Dear design: Are you Gensler, or 1stDibs, or Interior Design magazine, or Cooper Hewitt, or Herman Miller, or West Elm, or Dezeen, or, or, or…? Our buildings are on fire, our city is on fire, our world is on fire, our people are on fire.

 

This letter is about you, design, and it is about them, our black friends, families, designers, artists and creators. They deserve more than your silence and passivity. And while you haven’t yet earned the honor, we need more of them.

 

With love and sorrow,
Jean Lin

Textural Transitions

The Dark Arts

Inner Glow

Uncharted Territory

Context Clues | Lightness, 2017

Navigating an uncertain future seems impossibly bleak without celebrating the past from which we’ve built upon. To that end, we want to share some of our favorite Colony moments, memories and musings over the years — some Context Clues — while inviting you to join us in the challenging road ahead.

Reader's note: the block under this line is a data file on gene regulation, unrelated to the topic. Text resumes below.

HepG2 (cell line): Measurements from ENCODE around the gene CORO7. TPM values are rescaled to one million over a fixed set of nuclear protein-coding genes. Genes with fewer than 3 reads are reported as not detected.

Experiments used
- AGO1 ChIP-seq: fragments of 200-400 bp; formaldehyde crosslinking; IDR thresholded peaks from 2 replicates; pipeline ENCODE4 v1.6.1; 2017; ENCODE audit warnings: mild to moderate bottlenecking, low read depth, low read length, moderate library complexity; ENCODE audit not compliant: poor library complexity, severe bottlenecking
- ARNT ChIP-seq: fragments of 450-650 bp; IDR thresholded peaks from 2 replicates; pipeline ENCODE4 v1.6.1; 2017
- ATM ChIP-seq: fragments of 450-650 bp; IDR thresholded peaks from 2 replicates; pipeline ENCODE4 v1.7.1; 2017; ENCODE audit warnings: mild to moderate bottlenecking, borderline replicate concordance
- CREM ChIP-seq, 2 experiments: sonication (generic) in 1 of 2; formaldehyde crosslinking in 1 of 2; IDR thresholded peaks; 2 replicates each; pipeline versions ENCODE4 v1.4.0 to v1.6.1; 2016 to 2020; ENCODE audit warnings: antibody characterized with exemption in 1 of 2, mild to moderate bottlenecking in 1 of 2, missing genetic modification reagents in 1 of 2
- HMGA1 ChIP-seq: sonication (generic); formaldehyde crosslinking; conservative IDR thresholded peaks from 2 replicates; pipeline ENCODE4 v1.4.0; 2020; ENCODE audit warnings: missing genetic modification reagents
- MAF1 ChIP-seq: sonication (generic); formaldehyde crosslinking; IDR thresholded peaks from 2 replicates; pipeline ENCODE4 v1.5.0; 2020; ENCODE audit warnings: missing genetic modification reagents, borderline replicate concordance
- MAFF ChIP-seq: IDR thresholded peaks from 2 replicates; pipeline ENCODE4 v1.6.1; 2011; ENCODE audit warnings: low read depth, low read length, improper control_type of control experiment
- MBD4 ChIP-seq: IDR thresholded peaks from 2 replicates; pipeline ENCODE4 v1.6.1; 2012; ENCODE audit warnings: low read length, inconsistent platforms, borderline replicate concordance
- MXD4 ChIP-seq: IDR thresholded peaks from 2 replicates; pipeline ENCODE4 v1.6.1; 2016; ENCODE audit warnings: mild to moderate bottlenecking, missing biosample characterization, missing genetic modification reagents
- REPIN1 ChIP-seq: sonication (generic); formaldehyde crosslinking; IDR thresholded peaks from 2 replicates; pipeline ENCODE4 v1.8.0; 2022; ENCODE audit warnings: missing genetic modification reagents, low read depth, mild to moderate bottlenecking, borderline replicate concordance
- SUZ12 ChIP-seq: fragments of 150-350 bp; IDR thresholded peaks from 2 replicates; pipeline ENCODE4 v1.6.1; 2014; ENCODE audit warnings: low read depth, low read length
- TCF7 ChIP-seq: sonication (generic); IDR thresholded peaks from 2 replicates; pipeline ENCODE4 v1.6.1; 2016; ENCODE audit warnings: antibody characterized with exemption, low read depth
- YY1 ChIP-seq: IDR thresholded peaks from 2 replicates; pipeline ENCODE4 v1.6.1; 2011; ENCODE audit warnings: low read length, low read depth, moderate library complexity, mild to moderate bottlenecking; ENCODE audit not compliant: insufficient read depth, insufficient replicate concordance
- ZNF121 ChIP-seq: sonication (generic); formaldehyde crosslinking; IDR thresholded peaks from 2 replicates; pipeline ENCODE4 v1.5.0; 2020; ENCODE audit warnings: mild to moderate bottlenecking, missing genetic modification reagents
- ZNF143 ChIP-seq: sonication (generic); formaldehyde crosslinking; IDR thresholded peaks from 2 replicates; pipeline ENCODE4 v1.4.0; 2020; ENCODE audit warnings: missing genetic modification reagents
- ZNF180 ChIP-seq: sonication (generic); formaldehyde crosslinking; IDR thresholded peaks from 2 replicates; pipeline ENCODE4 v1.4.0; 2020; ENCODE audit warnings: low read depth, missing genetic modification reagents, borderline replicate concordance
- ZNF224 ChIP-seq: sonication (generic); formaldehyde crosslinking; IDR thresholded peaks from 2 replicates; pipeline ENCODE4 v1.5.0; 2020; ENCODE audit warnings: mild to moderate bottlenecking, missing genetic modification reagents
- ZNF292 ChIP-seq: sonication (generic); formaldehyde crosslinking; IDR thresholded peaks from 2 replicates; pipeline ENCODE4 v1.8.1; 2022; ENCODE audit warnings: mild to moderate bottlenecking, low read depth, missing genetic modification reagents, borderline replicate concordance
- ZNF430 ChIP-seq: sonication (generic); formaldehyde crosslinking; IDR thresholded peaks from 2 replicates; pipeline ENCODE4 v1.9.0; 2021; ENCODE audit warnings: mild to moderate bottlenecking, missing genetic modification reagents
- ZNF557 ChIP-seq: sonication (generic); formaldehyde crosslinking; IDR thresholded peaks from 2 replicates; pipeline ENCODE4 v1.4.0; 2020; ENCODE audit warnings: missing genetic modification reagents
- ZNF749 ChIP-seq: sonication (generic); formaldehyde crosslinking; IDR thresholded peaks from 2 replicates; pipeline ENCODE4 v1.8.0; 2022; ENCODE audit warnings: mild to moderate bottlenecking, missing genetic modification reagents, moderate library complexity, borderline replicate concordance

Lightness: the full spectrum was conceived in August, 2016. Our group of designers sat together and discussed business, design, and the year ahead with excitement and optimism. We decided Lightness was a theme we could all tackle with proficiency and vigor, one that would work for each individual studio and result in a cohesive and compelling whole.

As the year between NY Design Weeks progressed, and Donald Trump was elected and sworn in as President of the United States, Lightness drifted far from our minds. We were enveloped in a darkness created by the divisive and vitriolic tenor of our country and our world. Colony Co-op meetings and correspondence became a place for shared anger, fear and ultimately support.

Thus, in our community — Colony and our many wonderful friends, clients and colleagues — lightness began to take on so much more meaning. A spirit that permeated our process from each individual piece to the exhibit as a whole.